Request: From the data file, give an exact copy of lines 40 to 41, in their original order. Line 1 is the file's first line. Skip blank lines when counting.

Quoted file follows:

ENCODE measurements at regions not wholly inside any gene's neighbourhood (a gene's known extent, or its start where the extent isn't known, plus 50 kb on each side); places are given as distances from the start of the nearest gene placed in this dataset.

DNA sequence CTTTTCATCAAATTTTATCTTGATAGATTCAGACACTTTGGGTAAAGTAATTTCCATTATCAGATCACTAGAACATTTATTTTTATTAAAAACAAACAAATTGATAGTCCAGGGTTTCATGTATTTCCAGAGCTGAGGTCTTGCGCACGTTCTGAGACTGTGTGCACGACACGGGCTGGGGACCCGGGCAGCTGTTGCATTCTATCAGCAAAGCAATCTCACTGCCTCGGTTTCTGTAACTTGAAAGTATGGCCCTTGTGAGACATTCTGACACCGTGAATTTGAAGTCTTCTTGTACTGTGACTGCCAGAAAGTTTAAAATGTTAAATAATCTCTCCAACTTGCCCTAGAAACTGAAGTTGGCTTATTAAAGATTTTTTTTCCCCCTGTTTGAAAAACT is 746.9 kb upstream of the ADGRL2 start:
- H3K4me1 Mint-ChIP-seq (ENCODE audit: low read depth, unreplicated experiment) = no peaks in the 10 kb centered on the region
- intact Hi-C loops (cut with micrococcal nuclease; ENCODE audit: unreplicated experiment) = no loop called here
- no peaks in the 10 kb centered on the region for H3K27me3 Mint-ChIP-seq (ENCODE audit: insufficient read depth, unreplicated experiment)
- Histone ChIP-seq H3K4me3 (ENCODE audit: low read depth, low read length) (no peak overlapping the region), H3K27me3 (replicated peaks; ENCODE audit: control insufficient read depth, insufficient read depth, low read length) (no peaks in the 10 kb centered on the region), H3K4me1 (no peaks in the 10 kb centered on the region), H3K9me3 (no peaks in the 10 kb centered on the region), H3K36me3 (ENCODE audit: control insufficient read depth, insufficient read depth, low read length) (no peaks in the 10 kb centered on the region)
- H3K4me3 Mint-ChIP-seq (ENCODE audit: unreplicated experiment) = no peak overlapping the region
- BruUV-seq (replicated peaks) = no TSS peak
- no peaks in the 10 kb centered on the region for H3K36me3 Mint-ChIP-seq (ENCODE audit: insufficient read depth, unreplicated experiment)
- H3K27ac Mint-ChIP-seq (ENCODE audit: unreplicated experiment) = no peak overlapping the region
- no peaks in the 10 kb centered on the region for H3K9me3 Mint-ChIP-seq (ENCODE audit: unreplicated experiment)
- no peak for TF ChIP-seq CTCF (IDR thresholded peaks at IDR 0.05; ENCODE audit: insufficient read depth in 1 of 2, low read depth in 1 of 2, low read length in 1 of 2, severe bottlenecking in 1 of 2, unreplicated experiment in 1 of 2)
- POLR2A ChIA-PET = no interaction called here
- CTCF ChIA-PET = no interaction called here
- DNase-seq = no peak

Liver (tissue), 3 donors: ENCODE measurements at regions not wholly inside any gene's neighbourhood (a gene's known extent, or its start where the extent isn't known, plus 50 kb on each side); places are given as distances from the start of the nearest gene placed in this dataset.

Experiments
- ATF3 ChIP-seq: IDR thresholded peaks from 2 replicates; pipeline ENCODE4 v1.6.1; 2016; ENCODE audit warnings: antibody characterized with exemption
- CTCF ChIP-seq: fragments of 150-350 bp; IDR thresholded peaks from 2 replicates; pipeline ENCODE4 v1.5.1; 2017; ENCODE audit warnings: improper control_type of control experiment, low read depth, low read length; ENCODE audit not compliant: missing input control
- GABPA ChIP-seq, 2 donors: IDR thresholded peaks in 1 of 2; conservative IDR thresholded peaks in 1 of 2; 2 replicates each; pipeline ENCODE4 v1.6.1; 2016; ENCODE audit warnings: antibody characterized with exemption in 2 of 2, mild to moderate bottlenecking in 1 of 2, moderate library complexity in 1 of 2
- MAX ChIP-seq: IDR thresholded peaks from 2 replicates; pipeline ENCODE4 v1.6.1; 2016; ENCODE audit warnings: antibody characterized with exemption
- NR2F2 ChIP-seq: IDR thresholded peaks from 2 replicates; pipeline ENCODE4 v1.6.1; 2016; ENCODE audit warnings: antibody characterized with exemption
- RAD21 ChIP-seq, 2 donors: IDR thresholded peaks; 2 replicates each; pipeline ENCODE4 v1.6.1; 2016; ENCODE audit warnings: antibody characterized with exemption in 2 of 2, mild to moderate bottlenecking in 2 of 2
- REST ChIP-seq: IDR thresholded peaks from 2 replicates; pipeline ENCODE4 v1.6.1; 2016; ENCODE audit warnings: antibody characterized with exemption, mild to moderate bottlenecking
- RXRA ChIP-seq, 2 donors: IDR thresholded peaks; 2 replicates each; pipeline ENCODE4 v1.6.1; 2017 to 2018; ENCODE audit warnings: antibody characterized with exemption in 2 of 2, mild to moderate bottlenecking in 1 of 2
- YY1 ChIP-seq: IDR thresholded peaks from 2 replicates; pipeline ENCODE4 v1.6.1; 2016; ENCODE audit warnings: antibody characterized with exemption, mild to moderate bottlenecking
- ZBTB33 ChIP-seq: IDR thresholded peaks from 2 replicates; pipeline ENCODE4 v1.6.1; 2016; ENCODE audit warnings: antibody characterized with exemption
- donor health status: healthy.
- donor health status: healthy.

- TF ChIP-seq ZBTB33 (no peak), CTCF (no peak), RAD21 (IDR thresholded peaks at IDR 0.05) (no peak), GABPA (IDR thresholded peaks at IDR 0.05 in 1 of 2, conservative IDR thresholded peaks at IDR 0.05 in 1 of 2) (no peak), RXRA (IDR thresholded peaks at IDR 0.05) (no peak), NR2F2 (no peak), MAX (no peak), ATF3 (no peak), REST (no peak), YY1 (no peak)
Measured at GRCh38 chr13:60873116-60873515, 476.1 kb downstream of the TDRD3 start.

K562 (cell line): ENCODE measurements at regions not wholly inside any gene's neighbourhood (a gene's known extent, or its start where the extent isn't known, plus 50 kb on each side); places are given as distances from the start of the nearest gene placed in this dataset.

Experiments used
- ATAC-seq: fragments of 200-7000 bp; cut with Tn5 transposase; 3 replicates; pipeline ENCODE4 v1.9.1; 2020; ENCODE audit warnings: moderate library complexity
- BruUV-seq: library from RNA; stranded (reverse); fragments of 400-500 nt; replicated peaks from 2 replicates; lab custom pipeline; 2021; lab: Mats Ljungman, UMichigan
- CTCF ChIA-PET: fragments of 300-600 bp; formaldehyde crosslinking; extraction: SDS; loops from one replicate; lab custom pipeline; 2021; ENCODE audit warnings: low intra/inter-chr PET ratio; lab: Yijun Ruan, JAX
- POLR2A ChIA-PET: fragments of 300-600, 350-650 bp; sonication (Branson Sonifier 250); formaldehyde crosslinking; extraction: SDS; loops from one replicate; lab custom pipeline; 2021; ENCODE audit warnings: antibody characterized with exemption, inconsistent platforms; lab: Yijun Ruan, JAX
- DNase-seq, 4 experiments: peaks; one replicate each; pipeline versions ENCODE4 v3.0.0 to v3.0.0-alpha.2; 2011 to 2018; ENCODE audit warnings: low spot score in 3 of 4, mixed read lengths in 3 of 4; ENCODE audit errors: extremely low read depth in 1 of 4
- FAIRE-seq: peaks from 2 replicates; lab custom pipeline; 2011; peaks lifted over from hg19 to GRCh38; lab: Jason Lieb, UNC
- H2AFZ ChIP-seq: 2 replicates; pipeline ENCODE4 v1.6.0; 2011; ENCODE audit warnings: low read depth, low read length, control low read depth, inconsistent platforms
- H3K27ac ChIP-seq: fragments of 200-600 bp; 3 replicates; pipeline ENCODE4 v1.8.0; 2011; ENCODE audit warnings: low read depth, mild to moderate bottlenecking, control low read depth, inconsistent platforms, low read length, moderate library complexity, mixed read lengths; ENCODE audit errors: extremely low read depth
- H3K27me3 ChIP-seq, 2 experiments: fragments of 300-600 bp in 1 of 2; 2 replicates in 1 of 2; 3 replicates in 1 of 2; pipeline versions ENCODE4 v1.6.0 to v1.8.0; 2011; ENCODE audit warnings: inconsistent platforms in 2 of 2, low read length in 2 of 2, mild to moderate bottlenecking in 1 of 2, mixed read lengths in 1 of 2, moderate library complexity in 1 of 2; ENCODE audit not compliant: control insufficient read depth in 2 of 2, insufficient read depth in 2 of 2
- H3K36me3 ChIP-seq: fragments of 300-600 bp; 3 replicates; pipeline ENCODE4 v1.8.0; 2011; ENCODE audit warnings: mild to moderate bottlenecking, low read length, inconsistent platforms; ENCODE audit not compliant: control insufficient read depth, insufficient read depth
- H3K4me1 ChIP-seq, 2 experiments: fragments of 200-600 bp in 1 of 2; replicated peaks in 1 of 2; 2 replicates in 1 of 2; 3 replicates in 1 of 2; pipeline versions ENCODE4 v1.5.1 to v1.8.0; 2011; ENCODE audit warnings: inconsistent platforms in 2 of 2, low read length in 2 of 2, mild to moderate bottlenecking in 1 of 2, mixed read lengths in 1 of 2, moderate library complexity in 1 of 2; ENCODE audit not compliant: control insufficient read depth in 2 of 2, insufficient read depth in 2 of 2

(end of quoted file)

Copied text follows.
- H2AFZ ChIP-seq: 2 replicates; pipeline ENCODE4 v1.6.0; 2011; ENCODE audit warnings: low read depth, low read length, control low read depth, inconsistent platforms
- H3K27ac ChIP-seq: fragments of 200-600 bp; 3 replicates; pipeline ENCODE4 v1.8.0; 2011; ENCODE audit warnings: low read depth, mild to moderate bottlenecking, control low read depth, inconsistent platforms, low read length, moderate library complexity, mixed read lengths; ENCODE audit errors: extremely low read depth